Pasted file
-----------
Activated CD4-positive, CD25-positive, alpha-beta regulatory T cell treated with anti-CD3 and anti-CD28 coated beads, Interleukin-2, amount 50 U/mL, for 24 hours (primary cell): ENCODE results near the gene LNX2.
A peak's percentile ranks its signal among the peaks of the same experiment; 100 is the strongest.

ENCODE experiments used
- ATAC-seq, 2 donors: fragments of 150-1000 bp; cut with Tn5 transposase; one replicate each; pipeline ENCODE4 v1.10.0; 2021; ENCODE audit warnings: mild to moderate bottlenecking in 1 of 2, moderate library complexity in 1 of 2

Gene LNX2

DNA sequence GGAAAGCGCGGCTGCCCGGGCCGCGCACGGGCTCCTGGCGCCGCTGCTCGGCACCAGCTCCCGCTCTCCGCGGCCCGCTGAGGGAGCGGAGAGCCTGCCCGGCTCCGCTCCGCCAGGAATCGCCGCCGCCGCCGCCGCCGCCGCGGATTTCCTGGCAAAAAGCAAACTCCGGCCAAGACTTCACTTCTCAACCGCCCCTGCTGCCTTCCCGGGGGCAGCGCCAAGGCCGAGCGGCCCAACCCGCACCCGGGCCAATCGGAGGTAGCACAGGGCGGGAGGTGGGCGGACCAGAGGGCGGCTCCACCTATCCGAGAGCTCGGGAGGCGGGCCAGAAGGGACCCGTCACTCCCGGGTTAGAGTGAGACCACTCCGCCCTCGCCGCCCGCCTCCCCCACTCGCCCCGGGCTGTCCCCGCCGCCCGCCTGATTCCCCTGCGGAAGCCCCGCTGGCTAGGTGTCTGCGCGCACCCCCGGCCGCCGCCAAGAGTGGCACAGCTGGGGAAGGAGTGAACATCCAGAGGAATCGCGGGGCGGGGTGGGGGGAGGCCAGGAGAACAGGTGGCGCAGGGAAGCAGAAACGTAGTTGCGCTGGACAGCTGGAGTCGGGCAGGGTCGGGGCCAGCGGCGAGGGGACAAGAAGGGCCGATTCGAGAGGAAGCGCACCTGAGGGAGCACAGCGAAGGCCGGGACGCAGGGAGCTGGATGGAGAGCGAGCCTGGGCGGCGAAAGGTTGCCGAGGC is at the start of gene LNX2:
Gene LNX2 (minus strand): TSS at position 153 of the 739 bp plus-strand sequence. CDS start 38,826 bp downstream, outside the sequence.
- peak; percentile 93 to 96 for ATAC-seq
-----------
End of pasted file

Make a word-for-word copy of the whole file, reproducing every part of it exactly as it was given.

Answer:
Activated CD4-positive, CD25-positive, alpha-beta regulatory T cell treated with anti-CD3 and anti-CD28 coated beads, Interleukin-2, amount 50 U/mL, for 24 hours (primary cell): ENCODE results near the gene LNX2.
A peak's percentile ranks its signal among the peaks of the same experiment; 100 is the strongest.

ENCODE experiments used
- ATAC-seq, 2 donors: fragments of 150-1000 bp; cut with Tn5 transposase; one replicate each; pipeline ENCODE4 v1.10.0; 2021; ENCODE audit warnings: mild to moderate bottlenecking in 1 of 2, moderate library complexity in 1 of 2

Gene LNX2

DNA sequence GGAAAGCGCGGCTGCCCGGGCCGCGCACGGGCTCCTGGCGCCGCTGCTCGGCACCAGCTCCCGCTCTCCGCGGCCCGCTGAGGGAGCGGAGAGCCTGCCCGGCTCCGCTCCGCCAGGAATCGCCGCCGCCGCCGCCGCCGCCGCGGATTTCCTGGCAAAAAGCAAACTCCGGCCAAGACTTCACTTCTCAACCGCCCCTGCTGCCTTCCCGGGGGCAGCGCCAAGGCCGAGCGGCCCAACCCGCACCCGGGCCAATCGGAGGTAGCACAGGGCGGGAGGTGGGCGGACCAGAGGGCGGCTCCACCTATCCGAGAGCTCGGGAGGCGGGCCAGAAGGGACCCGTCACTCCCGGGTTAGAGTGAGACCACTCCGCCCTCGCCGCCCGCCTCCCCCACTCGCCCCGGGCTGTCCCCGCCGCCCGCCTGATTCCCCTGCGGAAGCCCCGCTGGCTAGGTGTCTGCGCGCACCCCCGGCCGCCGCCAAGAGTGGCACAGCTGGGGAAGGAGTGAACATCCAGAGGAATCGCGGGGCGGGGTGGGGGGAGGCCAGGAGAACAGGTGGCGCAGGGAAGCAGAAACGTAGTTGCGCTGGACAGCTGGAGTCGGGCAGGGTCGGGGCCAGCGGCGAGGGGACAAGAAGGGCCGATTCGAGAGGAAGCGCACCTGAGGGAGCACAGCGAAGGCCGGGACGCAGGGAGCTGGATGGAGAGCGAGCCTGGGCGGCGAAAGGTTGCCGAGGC is at the start of gene LNX2:
Gene LNX2 (minus strand): TSS at position 153 of the 739 bp plus-strand sequence. CDS start 38,826 bp downstream, outside the sequence.
- peak; percentile 93 to 96 for ATAC-seq